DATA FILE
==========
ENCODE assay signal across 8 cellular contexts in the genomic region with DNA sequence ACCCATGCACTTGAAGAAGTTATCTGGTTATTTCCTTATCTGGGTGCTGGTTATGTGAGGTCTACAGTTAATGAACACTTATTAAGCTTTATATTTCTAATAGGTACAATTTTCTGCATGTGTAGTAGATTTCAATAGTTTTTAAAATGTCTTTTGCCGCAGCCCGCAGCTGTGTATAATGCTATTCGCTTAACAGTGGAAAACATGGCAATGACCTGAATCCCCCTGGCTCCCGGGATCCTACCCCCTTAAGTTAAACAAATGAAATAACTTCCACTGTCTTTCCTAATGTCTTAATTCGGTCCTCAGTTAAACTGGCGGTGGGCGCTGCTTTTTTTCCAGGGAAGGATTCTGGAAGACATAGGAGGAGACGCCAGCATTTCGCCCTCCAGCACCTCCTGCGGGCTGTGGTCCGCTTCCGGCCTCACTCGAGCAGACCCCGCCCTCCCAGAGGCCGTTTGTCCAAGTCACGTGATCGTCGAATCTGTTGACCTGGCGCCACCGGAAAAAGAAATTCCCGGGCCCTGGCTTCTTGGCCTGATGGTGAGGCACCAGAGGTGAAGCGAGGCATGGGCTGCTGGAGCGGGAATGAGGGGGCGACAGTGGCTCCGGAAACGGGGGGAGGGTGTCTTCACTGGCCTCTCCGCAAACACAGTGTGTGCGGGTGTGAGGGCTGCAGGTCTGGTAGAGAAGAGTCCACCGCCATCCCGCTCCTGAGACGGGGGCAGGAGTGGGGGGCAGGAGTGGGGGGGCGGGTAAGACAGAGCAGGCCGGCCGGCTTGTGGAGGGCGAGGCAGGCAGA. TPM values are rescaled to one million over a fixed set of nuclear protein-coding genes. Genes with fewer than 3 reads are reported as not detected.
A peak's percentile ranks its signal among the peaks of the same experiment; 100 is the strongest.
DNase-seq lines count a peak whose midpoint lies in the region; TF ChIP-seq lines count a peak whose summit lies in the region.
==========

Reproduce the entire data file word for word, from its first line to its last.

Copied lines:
ENCODE assay signal across 8 cellular contexts in the genomic region with DNA sequence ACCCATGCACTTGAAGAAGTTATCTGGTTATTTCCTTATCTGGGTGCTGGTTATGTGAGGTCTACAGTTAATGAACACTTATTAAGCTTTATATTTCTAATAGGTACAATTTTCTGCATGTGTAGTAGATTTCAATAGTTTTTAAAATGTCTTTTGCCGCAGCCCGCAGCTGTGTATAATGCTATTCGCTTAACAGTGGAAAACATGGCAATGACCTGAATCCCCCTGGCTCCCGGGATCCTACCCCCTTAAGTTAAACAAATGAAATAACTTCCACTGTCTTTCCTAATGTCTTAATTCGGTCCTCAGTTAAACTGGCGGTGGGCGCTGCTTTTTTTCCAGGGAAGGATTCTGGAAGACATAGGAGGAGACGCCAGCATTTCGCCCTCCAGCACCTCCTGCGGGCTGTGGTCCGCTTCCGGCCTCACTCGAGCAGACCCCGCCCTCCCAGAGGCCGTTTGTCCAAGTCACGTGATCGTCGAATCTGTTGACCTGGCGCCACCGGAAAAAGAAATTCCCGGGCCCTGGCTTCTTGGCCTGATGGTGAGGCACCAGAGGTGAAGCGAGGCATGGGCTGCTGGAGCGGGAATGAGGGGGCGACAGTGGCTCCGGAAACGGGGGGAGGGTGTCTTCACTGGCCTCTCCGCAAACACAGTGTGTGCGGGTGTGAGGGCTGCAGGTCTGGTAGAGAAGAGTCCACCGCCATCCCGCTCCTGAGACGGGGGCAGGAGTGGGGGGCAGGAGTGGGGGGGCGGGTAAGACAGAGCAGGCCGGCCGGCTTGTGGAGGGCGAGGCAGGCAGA. TPM values are rescaled to one million over a fixed set of nuclear protein-coding genes. Genes with fewer than 3 reads are reported as not detected.
A peak's percentile ranks its signal among the peaks of the same experiment; 100 is the strongest.
DNase-seq lines count a peak whose midpoint lies in the region; TF ChIP-seq lines count a peak whose summit lies in the region.